Events for the week

Gospel Jubilee: Most people forget that Billboard magazine charts the sales of gospel albums just as it tallies rock and country. Slowly, sales of Christian-inspired music are overcoming jazz, world music, and easy listening, with the sad trend being that so-called "Christian Contemporary"--the pablum churned out by moussed-up white boys and girls with synthesizers--has set the trend for devotional music. African-American artists who create the more traditional, roof-raising spirituals aren't exactly a growth industry. But for a dose of old-time religion by young folks, check out the annual Gospel Jubilee concert at Six Flags. Hezekiah Walker and his Love Fellowship Crusade Choir (which currently has two albums in Billboard's Top 40), Canton Spirituals, and Mississippi Choir round out the bill. The show kicks off at 7 p.m. in the Music Mill Amphitheatre of Six Flags on I-30 in Arlington. Tickets are $4, plus park admission. For info call 373-8000.

august 20
New Arts Six: If you've never seen New Arts Six, the sextet of women who weave music, storytelling, poetry, and acting into a tour of African and American folk traditions, you're missing out on a treat. They become a different outfit each night of the week, depending on which influence they choose to emphasize. For this latest performance at the legendary Dallas Grand Hotel, they've chosen to highlight their sleek, sophisticated side. The evening is called "Cool Jazz in Hot August: Serving Collard Greens To Caviar," and features an impressive roster of Dallas jazz artists--including Roger Boykin, Carla Hopkins, Simone Jackson, and Sandra Kaye--who've committed to perform half-hour sets. The evening happens 5-9 pm at the Dallas Grand, 1914 Commerce Street in downtown Dallas. Tickets are $15. Call 520-2787.

august 21
Behold the People: R.C. Hickman's Photographs of Black Dallas: Retired photographer R.C. Hickman, a nationally celebrated freelance artist who was, for a time, the official picture-snapper of the National Association for the Advancement of Colored People, is happy that his latest exhibition is being posted in the first-floor lobby of Dallas City Hall. He says that all the people who come there to do their daily business with the city can get a gander at some of the unsung heroes who helped shape it. Behold the People: R.C. Hickman's Photographs of Black Dallas, 1949-1961 features the very best images culled from thousands of pictures taken during a crucial 11-year period, a time when the American civil rights movement really grew legs and started marching. In addition to photos of average citizens making their way in a decades-old Dallas, the exhibition features luminaries like Dr. King, Thurgood Marshall, Ella Fitzgerald, and Eleanor Roosevelt making visits to the city. Behold the People runs through August 31 at City Hall, 1500 Marilla Street. 426-1683.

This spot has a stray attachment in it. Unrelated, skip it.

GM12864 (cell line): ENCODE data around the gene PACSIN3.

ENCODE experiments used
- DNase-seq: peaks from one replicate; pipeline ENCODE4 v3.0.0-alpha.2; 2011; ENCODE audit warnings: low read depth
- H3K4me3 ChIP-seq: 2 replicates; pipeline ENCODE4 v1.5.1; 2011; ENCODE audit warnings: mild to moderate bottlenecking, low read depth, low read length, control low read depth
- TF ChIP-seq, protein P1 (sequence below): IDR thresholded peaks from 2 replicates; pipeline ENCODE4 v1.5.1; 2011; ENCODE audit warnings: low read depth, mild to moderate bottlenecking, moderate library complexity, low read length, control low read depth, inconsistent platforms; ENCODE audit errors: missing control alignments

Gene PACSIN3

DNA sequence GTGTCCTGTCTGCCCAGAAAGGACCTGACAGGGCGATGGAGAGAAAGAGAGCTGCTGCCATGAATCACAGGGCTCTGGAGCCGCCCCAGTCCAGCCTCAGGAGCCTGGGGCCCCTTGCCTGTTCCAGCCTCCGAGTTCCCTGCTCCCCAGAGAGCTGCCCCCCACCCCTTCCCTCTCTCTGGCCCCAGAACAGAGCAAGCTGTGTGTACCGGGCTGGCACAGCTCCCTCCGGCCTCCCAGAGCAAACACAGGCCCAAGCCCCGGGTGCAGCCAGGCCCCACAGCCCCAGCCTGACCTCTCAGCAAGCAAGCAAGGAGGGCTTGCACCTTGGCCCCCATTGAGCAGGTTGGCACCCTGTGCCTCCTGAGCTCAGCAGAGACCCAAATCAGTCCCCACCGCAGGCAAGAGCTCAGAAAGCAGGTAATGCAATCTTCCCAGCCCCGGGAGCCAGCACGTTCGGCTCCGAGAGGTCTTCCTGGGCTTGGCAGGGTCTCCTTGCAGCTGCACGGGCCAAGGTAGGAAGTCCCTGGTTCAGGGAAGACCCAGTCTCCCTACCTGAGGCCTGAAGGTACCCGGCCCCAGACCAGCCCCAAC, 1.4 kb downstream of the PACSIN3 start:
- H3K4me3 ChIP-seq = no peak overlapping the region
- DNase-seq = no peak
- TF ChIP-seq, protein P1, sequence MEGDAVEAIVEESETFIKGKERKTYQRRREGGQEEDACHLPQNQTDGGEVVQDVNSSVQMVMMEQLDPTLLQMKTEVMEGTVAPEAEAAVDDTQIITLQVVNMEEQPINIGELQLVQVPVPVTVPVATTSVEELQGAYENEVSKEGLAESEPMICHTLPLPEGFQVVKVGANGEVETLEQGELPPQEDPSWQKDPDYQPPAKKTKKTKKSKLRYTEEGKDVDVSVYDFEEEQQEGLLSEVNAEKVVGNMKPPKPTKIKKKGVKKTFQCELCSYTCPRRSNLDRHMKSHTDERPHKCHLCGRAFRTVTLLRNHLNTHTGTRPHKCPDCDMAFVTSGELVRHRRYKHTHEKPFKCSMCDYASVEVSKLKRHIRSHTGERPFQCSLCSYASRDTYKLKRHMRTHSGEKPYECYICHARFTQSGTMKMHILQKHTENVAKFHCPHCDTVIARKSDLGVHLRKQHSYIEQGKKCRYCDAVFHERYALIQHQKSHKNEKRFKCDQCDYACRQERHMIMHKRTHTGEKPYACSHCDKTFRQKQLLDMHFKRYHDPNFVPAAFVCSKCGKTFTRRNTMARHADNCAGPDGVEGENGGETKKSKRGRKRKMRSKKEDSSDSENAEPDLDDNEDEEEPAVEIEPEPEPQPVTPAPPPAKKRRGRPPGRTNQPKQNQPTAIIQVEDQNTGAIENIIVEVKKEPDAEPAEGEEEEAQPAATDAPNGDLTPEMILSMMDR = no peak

august 22
Sweet Medicine: Although the three artists represented in Sweet Medicine: Indian Spiritual and Southwest Paintings are Dallas-based, they've explored the American Southwest and its rich tradition of Indian folklore and imagery, prompted by personal ethnic heritage or explorations in the states that inspired them. Carol Peterson, Filiberto Chapa, and Wendy Myers are painters who take traditional forms like landscape and portraiture and attempt to give them the same sense of rustic calm and organic simplicity with which many American Indian artists have distinguished themselves. Sweet Medicine opens August 18, 7:30-9:30 p.m., through September 2 at the Milam Gallery, 5224 Milam. Call 821-9045.

august 23
Greg Travis: Though you might not think being nicknamed the "Fuck-You Guy" by your professional peers is a compliment, stand-up comic Greg Travis earned that charming moniker years ago for one of his original creations, a manic, confrontational punk magician. Travis, who was born and raised in Dallas but left our fair city at the age of 19 to seek his fortunes in Los Angeles, has already discovered what countless other TV and film stars found--the best way to a successful acting career is in the comedy clubs. Travis has a prominent role in director Paul Verhoeven's upcoming flesh-fest Showgirls, and already in the can is a feature film he wrote and directed. Okay, okay, you say--but is he funny? He mixes original characters, uncanny impressions, sketches, and one-liners with a wild energy. The fact that he looks like a French intellectual disarms audiences from the get-go. Travis performs August 23 & 24, 8 p.m. and August 25 & 26, 8-10:30 p.m. at Live 2 Nite Comedy Club, 770 Road to Six Flags East in Lincoln Square Shopping Center in Arlington. Admission is $5-$10. For information call (817) 226-LIVE.

Club Dada's Poetry Showcase: Although the crowded Wednesday night showcase at Club Dada in Deep Ellum often highlights a rag-tag assortment of open mic readers, this evening is given over to a special collaborative showcase featuring four Dallas-based poet-performers. Lora Cain is a nationally syndicated radio show host (you've heard her in Dallas on KRLD 1080) who reads from her published poetry and dances; Chris Boyce is a writer and visual artist who specializes in multimedia presentations; Fran Carris is a visual artist and a contributing editor to the Dallas-based poetry 'zine The Word; and Cassandra Fink dabbles in poetry, dancing, and drumming. Their show kicks off 7:30-9:30 p.m. at Dada, 2720 Elm. Admission is $2. Call 744-

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